BiggerPockets Podcast 092 with Brandon Turner Transcript
Josh: This is the BiggerPockets podcast, show 92.
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Josh: What's going on everybody? This Josh Dorkin, host of the BiggerPockets podcast here with my fabulous cohost. Wait a second. Something’s not right here. Today, I’m interviewing my cohost so today is the Josh Dorkin show.
Brandon: Does that make me not a cohost just because I’m being interviewed?
Josh: You’re being demoted my friend.
Brandon: Does that mean all of our guests are demoted of us.
Brandon: How cocky.
Josh: I don’t know. Don’t confuse me. Don’t confuse me. Alright, alright so today is the No and Low Money Down Episode and today I’m going to be interviewing you, Mr. Brandon Turner. Technically, you’re not really my cohost even though you kind of are, but anyway.
Brandon: You can’t stop me from talking. Anyway, I’m going to.
Josh: I know, I know. I know and for those people who’ve never listened to the show before normally our show is Brandon and myself talking to other people. Sometimes, we talk amongst ourselves, but today is going to be a different show and a great one at that so that said, very very very quickly no money down, let’s talk about that really quick before we get into the show. No money is—it’s a buzz phrase in real estate investing and we’re going to take it kind of from a different standpoint here. We’re going to talk about numerous strategies that our guest, this guy, Brandon Turner, that’s right, has used to invest with little or nothing out of his own pocket.
That’s because he has nothing in his pockets. We’re going to talk about the dirty and dangerous side of creative investing as well and what you can do to watch out for it. Finally, finally, this stuff that we do cover today, is not just for new real estate investors. It’s for anybody, anybody looking to do more deals so no matter where you are in your real estate journey, this show is definitely going to be for you and there’s just a ton of stuff we’re going to cover and I’m really excited and I know Brandon is as well because we’ve had a lot of people asking for this particular show so.
Brandon: Yes and we’ve had, I mean, this is the question that we get—I mean every single day, Josh and I get from an email or on the forums or in a private message. It’s always, I got no money or I don’t have a lot of money or even like guys who have money, but they want to get bigger projects in and they don’t have enough, right. We get this question every single day. How do I do this? Today, hopefully, we can shed some light on that.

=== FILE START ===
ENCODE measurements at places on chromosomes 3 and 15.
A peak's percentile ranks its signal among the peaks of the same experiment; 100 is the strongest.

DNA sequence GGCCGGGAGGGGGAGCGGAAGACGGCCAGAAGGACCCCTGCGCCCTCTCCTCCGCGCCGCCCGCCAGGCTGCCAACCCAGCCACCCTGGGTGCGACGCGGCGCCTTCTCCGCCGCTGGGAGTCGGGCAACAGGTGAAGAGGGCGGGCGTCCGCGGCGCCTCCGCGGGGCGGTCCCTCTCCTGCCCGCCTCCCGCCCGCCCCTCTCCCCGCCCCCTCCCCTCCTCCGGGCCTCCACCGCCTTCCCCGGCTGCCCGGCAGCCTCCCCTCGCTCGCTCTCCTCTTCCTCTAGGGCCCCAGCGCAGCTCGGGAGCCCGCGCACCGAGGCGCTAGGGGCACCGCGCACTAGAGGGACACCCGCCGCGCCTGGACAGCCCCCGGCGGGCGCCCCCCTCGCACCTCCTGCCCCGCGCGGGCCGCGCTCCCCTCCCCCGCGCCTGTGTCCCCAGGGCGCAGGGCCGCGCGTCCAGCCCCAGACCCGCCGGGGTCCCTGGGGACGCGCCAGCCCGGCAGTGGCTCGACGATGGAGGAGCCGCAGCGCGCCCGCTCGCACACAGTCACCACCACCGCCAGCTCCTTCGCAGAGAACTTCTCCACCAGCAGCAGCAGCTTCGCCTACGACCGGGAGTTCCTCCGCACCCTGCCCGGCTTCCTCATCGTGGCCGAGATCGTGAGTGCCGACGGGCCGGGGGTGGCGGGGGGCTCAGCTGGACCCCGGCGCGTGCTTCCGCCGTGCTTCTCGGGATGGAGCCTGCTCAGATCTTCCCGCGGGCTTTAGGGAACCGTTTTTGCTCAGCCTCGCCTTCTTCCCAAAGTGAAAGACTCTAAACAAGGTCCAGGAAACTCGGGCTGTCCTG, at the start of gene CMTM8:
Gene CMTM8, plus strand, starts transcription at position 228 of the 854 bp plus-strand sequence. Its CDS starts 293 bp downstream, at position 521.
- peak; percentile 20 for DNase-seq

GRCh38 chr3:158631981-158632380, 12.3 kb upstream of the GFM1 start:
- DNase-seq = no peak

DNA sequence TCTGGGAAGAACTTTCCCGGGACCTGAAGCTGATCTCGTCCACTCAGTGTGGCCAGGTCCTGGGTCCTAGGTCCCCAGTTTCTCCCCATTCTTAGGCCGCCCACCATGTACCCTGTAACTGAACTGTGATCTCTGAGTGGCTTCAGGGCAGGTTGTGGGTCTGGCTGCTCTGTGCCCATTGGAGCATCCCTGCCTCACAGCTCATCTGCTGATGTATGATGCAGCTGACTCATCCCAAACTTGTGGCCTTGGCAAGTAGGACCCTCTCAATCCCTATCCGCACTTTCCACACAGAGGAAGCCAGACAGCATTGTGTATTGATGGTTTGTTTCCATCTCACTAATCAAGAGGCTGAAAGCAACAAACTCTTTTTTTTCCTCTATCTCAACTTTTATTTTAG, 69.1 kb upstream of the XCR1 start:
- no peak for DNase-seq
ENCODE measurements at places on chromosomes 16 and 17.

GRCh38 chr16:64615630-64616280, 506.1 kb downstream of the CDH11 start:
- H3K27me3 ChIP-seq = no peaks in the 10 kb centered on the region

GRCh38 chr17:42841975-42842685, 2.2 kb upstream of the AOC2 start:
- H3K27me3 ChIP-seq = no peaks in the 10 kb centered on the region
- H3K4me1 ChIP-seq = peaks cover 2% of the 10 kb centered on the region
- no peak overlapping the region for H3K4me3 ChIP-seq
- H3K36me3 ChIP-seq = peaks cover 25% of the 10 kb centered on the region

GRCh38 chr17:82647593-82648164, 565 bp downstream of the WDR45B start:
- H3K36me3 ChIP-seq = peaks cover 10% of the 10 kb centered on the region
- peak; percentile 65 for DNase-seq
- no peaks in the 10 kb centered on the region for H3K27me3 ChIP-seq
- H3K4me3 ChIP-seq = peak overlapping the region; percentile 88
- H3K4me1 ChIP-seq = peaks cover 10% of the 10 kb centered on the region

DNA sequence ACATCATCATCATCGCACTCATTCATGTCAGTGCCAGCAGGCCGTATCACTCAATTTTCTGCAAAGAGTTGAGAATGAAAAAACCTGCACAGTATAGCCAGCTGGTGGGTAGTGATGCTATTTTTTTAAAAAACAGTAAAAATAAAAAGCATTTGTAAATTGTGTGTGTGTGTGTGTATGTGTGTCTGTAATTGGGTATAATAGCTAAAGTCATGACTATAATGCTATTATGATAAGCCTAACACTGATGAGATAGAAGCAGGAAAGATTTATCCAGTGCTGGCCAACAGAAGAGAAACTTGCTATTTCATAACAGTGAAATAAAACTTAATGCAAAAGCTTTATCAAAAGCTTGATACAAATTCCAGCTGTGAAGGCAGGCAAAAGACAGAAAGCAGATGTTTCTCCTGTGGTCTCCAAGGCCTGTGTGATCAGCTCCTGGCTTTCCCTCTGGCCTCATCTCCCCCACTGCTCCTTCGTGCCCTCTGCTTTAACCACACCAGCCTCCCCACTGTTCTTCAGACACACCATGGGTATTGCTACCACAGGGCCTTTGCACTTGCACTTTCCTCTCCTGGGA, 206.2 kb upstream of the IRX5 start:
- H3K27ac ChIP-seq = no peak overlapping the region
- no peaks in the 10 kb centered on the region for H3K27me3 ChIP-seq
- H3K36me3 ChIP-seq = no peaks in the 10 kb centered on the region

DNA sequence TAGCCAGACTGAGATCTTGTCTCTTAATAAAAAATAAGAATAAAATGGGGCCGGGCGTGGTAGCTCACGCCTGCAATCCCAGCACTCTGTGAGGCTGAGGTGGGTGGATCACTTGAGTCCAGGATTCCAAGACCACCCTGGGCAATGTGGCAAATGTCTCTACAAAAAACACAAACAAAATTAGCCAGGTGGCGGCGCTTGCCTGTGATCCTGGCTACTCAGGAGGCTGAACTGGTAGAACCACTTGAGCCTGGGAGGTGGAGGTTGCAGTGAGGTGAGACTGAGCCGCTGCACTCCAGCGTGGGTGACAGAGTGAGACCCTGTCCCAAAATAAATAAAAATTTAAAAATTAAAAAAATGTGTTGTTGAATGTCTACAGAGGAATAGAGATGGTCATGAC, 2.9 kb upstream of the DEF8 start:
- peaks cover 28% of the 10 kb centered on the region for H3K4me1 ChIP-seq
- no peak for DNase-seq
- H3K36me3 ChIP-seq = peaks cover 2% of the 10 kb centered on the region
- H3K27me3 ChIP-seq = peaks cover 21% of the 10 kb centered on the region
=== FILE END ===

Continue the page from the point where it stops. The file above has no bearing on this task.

Josh: Yes, yes, let’s do it.
Brandon: Alright, cool.
Josh: Before we do, get into the show, we’ve got today’s Quick Tip. Alright, today’s Quick Tip. Today, we are releasing, finally, drum roll please. There we go. Today we’re releasing a brand new book and announcing it here on the podcast first. We’ve been talking about it for months and months, but today it’s officially happening. This is it.
Josh: It’s called The Book on Investing in Real Estate With No and Low Money Down and it was written by my cohost here, the man the myth, Mr. Brandon Turner.
Brandon: Yes, it’s me.
Josh: Alright, alright. Alright, Brandon so really quickly, maybe you can give us a quick 30 second explanation of what the book’s about and then we’re going to kind of roll on and get into this thing.
Brandon: Sure, sure. Alright so it starts because every—like you mentioned earlier, right. Every deal that I’ve done I’ve generally had money in my pocket right so I’m obviously not some like super genius in figuring this out. I just like hustled and tried and screwed up a whole lot on kind of my path so this book is kind of—we put together, I don’t know, about a dozen, you know, maybe a few dozen if you combine the different, within in each chapter, but different strategies for that I’ve used for investing in real estate without using a whole lot of my own money. Now, not everything is zero dollars, but some of it is a few thousand dollars or less so, yes, I think people on BP are going to like it and I think it turned out pretty good.
Josh: Awesome. Yes, we’re really pleased, but we’ll talk about it more later so.